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Learning to Ask Difficult Questions About a Loved One's Safety

By: Laura Miller, LMSW


The unfolding of the current coronavirus pandemic has resulted in profound mental health consequences. Individuals are facing unprecedented levels of uncertainty, managing anxiety and depression, coping with sleep disturbances, all while continuing to face incredibly difficult situations. Given the ongoing and significant number of stressors, there is concern among researchers that rates of suicide may increase throughout the pandemic. Furthermore, research trends suggest that significant predictors of suicide such as depression, suicide ideation and self-harm behaviors have already increased since the pandemic’s start.


With concern, must come preventative action; it’s incredibly important to remain alert to risk factors that may increase the likelihood someone considers suicide. Equally important is knowing how to approach conversations around this topic.


First, one of the greatest myths of suicide is that you shouldn’t talk about it with

someone else because by doing so you may somehow “implant” the idea of harming

oneself into someone else’s head. Although often accepted as true in mainstream culture, this has been debunked several times in research settings. In fact, there is actually evidence to support the opposite; talking about suicide may reduce, rather than increase suicide ideation and actually lead to mental health improvements. It’s important for people to know that they can discuss these topics, and that it’s okay to both ask for and offer help.


Even with the understanding that talking about suicide isn’t going to encourage someone to think about doing it, it’s still not grounds to talk about the subject cavalierly. Below are some tips and ideas on how you may start a conversation.

  • “Did you hear that since the start of the coronavirus pandemic more people have been experiencing depression and suicide ideation? It was really difficult for me to learn that so many people are struggling at the same time. This has been a very difficult time period. What do you think about it?” (By using this prompt, you are modeling appropriate sharing of your reactions to the topic while also promoting open disclosure of someone else’s reactions.)

  • “How do you feel when talking about coronavirus’s impact on mental health? Do you ever talk about this in school or with friends? Have any of your peers shared that they are having a difficult time with you?” (Sometimes, people are often more comfortable talking about other people’s reactions and might prefer to start the conversation discussing someone else’s feelings or reactions prior to speaking about themselves.)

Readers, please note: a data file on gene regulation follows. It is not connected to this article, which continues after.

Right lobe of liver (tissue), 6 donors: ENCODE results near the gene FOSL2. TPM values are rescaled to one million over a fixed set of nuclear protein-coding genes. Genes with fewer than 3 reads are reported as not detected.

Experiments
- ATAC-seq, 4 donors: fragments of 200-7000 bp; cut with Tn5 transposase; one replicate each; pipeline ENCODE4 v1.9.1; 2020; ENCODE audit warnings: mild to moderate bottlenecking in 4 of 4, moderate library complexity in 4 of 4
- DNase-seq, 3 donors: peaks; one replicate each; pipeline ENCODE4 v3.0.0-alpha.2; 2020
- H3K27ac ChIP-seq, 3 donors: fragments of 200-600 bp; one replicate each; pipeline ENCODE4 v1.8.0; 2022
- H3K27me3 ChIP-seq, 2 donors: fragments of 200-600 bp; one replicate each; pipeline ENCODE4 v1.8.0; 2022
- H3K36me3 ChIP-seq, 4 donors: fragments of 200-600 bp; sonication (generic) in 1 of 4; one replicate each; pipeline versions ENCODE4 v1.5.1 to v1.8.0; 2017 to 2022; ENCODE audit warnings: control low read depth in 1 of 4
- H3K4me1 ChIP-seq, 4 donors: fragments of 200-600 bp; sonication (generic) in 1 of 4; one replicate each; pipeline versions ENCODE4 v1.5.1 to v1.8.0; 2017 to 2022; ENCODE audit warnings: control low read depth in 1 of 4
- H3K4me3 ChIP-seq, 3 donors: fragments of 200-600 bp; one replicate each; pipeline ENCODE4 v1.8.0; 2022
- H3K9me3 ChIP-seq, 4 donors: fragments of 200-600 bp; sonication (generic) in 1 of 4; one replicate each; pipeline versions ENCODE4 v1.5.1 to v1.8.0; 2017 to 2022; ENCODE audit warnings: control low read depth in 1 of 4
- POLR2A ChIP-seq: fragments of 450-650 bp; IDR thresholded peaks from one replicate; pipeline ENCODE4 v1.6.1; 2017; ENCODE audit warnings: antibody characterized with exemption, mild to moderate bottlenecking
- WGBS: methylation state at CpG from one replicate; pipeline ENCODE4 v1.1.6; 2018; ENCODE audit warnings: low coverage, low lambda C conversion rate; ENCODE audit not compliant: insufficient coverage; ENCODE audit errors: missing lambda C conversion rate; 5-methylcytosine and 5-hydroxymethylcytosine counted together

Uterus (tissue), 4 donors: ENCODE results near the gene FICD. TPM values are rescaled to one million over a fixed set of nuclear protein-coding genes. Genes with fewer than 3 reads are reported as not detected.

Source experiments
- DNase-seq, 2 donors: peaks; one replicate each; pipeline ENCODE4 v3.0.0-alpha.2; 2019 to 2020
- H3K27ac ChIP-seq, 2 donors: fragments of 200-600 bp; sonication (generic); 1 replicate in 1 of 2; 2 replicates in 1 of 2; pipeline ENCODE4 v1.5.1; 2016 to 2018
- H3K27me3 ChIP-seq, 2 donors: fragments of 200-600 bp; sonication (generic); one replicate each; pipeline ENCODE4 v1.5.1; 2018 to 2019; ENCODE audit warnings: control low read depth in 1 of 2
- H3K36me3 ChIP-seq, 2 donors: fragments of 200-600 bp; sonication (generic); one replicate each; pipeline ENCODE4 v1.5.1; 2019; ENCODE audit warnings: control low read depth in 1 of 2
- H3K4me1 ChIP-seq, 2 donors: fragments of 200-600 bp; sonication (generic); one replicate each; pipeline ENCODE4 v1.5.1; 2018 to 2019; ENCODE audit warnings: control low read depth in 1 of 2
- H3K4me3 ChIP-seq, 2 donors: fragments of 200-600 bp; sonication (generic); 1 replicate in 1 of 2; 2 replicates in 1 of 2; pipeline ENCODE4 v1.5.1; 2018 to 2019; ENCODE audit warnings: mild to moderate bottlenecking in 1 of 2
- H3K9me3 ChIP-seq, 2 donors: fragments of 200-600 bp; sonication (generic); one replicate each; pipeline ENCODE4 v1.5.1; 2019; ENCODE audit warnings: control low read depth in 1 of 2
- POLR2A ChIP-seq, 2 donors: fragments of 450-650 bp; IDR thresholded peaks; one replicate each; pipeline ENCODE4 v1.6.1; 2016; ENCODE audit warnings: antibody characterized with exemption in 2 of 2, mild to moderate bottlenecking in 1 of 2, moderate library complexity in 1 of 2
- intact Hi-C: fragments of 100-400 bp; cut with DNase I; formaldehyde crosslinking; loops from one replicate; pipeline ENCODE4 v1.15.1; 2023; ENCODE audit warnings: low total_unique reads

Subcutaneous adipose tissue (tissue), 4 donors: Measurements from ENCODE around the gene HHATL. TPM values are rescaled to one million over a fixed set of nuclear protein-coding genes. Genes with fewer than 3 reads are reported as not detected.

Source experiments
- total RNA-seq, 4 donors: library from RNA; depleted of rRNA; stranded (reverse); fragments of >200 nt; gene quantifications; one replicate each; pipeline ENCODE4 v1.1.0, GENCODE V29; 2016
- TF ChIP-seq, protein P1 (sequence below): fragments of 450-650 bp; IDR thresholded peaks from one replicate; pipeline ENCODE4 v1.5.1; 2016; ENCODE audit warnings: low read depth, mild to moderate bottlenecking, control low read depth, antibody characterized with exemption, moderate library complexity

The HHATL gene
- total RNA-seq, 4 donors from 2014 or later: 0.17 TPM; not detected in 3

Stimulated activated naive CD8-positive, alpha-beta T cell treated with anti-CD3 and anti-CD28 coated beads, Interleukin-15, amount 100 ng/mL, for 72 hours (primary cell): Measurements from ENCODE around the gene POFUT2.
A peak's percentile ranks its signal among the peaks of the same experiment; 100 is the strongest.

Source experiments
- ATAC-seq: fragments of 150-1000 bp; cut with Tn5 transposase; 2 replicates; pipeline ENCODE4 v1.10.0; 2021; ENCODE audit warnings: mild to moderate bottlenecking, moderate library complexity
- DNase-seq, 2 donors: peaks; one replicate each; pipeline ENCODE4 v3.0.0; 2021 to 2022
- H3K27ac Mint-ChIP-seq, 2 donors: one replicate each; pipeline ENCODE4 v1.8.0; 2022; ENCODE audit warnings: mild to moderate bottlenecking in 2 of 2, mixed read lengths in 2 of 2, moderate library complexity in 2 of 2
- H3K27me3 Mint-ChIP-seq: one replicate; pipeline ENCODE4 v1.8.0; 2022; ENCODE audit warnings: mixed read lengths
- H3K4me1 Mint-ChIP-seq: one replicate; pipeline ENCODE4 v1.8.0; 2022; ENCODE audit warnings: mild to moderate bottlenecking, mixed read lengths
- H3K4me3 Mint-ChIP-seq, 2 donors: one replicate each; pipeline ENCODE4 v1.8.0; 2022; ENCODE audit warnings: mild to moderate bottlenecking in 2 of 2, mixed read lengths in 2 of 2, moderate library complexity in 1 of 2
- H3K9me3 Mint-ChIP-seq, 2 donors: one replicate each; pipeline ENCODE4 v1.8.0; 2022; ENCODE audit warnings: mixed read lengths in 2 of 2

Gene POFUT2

• Many people are feeling anxious, overwhelmed and have experienced significant mood changes throughout the pandemic. Have these ever been challenges for you? (This prompt allows you to broaden the conversation from suicide to its underlying risk factors).

  • “I want you to know that I am always here for you if you want to talk. I may not know exactly how to make the problem go away, but I can always listen and work to understand how you’re feeling. Is there anything that I can do to make myself more available to you?” (With this conversation starter, you are conveying that you are present and will be receptive to someone’s needs).

  • “Sometimes, when people are experiencing significant stressors and hopelessness about the future they may experience thoughts of suicide. Have you ever had thoughts like this? I’d love to talk about it with you so that I can provide you with any support that you may need.” (Using this prompt, you are asking directly to show that you are not afraid of this topic and that you’re available to talk).

If the individual you’re talking to expresses some thoughts about suicide, it’s important to gently find out more information. You can generally ask when they started having these thoughts and what stressors they are currently experiencing. Next, it’s important to ask the person whether they have made any plans or thought about how they might attempt suicide. Next, you can ask if the person has any intention of acting on their plans and how often they think about completing their plan. It is important not to over-react or under-react, and instead be an understanding an empathetic listener.


Additionally, take some time to assess if the person your speaking to has experienced any risk factors or warning signs. For example, have they experienced a recent job or financial loss, death of a loved one, or have a history of engaging in impulsive behavior?

Have you noticed a recent shift in mood, a change in sleep pattern, or do they appear to be more withdrawn? (For more information on assessing risk factors during COVID-19, click here.) Make your goal to gather as much information as possible so that you can make an informed decision about what to do next.


If the person you are speaking with is currently experiencing risk factors and warning signs and also expresses thoughts of suicide, citing that they think about it often, and have also thought about a method or made a plan, these are significant concerns. If you are worried, call a mental health professional and or recommend that someone seek emergency services. You can also provide resources such as the National Suicide Prevention Hotline. Talking to individuals about suicide and assessing risk can be an incredibly stressful. If you have any concerns, contact a mental health professional immediately.

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